The following information should be used to guide the condo and PUD application process.
1) Defining a Foundation Platform
For purposes of CFSIC’s claim and underwriting guidelines, we define a “foundation platform” as the foundation area on which one or more living units is sited.
CFSIC’s cap of $175,000 per foundation platform will apply with respect to either a Type 1 or Type 2 claim. (If and when the enabling legislation changes, allowing more than four living units on one foundation platform to apply, the cap will increase by $43,750 for each additional unit beyond the first four. This applies to condominiums only.) Because PUD dwelling owners each own their foundations, the cap applies individually to each individual PUD unit and its respective foundation.
First, with specific regard to a PUD, if a homeowner is applying on behalf of a single living unit resting on a single foundation, the applicant should complete either a Type 1 or Type 2 application as the homeowner and owner of the foundation. This can be done at any time. As of March 11, nothing prevents the owner of a single PUD, who also owns the foundation, from applying, if the unit affected is a single unit existing on a single foundation (in other words, what is otherwise a single-family dwelling).
Secondly, for PUD claimants where two or more living units are sited on the same foundation platform (but no more than four), each individual PUD unit owner will be a separate claimant, and must apply and qualify separately.
We have modified CFSIC’s Underwriting and Claims Management Guidelines to accommodate the needs of multiple PUD homeowner units existing on, what is otherwise clear to any observer, a single foundation platform.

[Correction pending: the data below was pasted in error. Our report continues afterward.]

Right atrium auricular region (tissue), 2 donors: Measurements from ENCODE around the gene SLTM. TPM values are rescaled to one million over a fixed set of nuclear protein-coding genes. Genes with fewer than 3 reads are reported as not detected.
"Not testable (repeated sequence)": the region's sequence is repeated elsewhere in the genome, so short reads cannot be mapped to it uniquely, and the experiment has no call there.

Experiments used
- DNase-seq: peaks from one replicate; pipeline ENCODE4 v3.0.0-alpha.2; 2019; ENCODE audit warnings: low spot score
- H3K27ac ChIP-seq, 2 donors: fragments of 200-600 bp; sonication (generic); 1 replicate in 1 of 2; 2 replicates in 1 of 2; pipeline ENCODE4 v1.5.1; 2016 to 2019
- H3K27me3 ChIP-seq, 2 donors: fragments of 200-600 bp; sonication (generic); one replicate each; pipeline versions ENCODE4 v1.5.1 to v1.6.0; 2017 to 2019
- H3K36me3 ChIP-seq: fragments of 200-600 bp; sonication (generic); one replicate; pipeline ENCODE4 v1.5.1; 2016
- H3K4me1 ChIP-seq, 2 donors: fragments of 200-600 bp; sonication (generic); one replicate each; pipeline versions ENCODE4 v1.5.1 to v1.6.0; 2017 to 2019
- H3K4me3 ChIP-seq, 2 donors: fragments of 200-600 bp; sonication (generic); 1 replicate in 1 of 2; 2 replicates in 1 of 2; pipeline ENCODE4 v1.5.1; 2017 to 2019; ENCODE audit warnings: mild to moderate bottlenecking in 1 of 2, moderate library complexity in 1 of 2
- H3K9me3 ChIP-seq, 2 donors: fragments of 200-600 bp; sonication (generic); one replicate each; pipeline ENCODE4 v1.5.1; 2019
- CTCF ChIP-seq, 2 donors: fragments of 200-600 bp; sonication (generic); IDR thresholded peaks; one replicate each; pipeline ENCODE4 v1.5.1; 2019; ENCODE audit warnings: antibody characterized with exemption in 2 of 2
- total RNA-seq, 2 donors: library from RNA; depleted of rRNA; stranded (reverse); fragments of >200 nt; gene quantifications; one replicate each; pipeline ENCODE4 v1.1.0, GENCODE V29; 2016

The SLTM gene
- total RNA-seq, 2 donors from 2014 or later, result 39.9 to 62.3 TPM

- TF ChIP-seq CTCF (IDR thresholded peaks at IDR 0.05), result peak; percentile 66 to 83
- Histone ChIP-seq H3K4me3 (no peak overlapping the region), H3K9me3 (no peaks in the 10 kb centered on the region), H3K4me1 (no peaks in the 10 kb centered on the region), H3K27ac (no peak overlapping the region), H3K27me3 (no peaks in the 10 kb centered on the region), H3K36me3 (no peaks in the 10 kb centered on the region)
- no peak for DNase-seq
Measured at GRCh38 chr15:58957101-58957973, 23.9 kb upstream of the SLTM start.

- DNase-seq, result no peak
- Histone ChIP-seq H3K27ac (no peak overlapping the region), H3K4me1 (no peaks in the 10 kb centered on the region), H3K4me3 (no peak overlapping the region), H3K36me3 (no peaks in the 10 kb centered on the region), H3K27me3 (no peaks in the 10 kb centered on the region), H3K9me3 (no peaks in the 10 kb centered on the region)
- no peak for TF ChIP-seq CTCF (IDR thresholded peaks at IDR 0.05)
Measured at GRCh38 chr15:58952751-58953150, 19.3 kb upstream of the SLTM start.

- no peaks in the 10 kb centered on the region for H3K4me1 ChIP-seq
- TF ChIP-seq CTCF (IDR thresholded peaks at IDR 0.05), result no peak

Any substantive change to our Underwriting and Claims Management Guidelines requires thirty days’ notice. This notice runs from March 18, 2019.
As of April 18, 2019, a foundation platform containing more than one PUD living unit must adhere to the following protocol before applying to CFSIC:
1) Each individual PUD unit foundation must be inspected by a CT-licensed professional engineer and where that engineer’s written examination report has been done separately for each foundation found immediately below the living unit. (If there are four living units on the same platform…that’s four separate visual examinations.)
2) Each PUD homeowner must apply separately as a CFSIC Type 1 claimant. No association-signed applications will be required. (If there are four living units on the same platform…that’s four separate applications.)
3) HOWEVER, before applying to CFSIC, the homeowners sharing that platform must obtain a minimum of two contractor bids BEFORE these homeowners can individually apply.
This is a departure from CFSIC’s normal application protocol. We are making this departure from the protocol because of two important issues:
A) CFSIC believes it’s important that PUD owners do not apply until it is clear that it is possible to lift all applicable units sharing a foundation platform (or otherwise remediate the foundation through other means) without causing structural damage to a PUD unit owned by a homeowner who declines to participate.